The digital-analog divide has raised its head as the Hidalgo County District Attorney’s Office and a defense attorney explore evidence in the case of a man accused of killing a South Texas College security guard more than two decades ago.
Roberto Ivanovich Ojeda Hernandez, 40, appeared in court Friday morning for a discovery hearing in his case, where he is charged with capital murder over accusations that he stormed into an STC classroom on Jan. 13, 1998, where students were registering for classes and opened fire.
Carlos Hernandez, 32, died in the gunfire, which injured three other students.
At issue during the hearing Friday were 108 audio cassettes and 16 VHS cassettes encompassing recorded phone calls, witness interviews and investigator dictations.
All of that evidence needs to be converted to digital, a capability the Hidalgo County District Attorney’s Office does not have.
The FBI assisted the prosecution with the conversion of two VHS statements from Ojeda, but authorities will have to identify a trusted, secure private company to convert the rest of the evidence, which could take time depending on the backlog and whatever company the parties choose.
It’s also not completely clear what is in the evidence because no one has actually sat and listened to it all.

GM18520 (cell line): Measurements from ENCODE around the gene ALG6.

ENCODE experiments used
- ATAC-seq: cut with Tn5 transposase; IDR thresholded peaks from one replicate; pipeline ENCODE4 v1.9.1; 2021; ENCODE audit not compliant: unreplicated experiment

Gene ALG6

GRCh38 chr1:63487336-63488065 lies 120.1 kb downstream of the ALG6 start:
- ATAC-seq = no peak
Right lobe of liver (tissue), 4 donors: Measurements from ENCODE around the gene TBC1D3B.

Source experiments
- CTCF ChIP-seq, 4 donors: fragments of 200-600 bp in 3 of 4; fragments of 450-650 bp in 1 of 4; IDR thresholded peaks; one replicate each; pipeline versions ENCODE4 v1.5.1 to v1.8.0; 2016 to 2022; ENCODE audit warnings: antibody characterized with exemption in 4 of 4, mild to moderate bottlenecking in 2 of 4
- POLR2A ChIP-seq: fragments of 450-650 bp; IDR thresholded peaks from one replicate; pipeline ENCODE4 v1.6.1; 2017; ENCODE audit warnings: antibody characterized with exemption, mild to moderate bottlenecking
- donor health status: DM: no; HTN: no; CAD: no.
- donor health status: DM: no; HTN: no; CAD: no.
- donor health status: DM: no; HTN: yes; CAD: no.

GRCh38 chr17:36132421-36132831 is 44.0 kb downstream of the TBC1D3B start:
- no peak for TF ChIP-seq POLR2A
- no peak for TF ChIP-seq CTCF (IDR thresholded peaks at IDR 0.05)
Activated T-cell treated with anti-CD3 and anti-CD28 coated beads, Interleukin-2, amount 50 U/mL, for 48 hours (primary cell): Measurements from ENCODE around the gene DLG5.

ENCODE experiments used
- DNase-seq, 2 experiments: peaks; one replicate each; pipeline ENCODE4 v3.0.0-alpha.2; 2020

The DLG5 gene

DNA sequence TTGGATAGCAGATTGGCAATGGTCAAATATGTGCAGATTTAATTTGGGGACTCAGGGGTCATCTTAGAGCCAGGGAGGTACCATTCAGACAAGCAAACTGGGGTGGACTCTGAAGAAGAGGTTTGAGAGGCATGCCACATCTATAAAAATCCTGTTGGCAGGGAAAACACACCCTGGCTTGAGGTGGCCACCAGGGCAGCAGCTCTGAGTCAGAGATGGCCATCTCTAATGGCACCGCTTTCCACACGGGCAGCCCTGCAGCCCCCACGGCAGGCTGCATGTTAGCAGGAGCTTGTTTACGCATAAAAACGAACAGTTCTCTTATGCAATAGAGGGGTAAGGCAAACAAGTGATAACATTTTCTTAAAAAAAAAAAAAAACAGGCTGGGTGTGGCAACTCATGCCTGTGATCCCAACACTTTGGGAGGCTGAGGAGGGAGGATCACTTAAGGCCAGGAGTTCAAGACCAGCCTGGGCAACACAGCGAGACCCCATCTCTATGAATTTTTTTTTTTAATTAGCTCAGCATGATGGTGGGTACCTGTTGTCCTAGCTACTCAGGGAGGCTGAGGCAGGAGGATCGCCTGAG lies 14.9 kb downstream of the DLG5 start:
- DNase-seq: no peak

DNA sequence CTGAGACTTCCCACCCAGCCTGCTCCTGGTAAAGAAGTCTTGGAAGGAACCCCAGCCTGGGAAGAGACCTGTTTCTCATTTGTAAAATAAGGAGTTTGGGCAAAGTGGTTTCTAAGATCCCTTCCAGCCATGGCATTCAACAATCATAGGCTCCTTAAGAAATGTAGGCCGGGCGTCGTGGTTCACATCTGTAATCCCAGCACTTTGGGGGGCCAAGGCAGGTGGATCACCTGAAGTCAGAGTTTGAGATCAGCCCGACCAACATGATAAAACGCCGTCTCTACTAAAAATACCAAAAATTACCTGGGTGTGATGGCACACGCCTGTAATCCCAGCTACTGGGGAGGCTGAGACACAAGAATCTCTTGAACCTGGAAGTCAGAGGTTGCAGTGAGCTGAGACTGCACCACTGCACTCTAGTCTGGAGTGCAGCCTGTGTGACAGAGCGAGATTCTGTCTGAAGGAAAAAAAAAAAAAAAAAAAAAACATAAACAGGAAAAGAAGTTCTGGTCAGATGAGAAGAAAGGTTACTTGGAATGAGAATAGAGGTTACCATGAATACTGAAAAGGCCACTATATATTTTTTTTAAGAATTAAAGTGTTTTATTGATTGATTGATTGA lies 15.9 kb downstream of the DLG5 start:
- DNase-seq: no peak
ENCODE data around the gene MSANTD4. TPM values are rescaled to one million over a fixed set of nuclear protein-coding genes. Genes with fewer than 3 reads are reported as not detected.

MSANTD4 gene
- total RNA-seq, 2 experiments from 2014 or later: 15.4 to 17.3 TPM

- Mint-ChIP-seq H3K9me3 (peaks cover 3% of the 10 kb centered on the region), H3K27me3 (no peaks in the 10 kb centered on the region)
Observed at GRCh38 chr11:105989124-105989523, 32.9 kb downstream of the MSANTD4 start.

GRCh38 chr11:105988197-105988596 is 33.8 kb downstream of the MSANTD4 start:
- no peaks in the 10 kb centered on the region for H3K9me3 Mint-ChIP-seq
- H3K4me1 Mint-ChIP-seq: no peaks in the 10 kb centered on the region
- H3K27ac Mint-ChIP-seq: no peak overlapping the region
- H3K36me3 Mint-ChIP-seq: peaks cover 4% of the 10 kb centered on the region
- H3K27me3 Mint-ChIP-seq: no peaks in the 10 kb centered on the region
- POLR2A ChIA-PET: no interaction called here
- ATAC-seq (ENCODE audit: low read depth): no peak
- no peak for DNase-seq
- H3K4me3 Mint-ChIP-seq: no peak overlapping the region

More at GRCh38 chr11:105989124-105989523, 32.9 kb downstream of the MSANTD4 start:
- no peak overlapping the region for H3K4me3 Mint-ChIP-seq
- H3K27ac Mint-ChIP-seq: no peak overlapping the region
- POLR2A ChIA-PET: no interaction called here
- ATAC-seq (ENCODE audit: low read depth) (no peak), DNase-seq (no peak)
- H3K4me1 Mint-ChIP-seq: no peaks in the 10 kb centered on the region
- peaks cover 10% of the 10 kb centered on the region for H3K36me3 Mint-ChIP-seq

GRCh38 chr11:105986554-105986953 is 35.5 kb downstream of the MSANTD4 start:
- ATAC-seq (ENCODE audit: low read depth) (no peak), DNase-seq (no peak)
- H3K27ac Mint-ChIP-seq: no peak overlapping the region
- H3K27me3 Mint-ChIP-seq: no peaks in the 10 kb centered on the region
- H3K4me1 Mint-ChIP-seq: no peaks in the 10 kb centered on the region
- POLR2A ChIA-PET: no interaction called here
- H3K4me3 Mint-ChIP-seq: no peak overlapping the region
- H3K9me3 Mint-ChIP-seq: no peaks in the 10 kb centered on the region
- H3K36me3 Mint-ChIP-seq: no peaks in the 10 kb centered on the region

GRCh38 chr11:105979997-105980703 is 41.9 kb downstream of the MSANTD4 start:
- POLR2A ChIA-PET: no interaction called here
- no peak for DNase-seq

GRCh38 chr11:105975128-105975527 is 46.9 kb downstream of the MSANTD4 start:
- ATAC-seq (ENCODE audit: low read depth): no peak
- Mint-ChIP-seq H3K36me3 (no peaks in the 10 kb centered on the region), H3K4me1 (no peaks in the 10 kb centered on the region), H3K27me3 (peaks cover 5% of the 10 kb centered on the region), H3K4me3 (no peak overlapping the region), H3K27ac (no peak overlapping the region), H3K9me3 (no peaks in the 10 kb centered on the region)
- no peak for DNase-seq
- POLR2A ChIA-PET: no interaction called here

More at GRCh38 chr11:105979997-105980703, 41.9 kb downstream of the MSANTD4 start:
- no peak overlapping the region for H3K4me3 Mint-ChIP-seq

Mexico’s Federal Ministerial Police arrested Ojeda, who is accused of committing the crime when he was 19, in July 2018 in Reynosa, according to Proceso.
McAllen Police Chief Victor Rodriguez announced the suspect’s extradition at a press conference in March.
“The investigation was by no means complete back in 1998,” Rodriguez said at the time, adding that now that Ojeda is in custody, McAllen police are focusing on determining the identity of a second suspect and whether any others are involved in the crime.
Monitor archives indicate police identified Ojeda as a suspect after tracing a car with Mexican plates believed to be the getaway car and because authorities believe he “had experience at the campus and perhaps maybe had been involved in the (school’s) security service,” Rodriguez said.
His next hearing is scheduled for early December.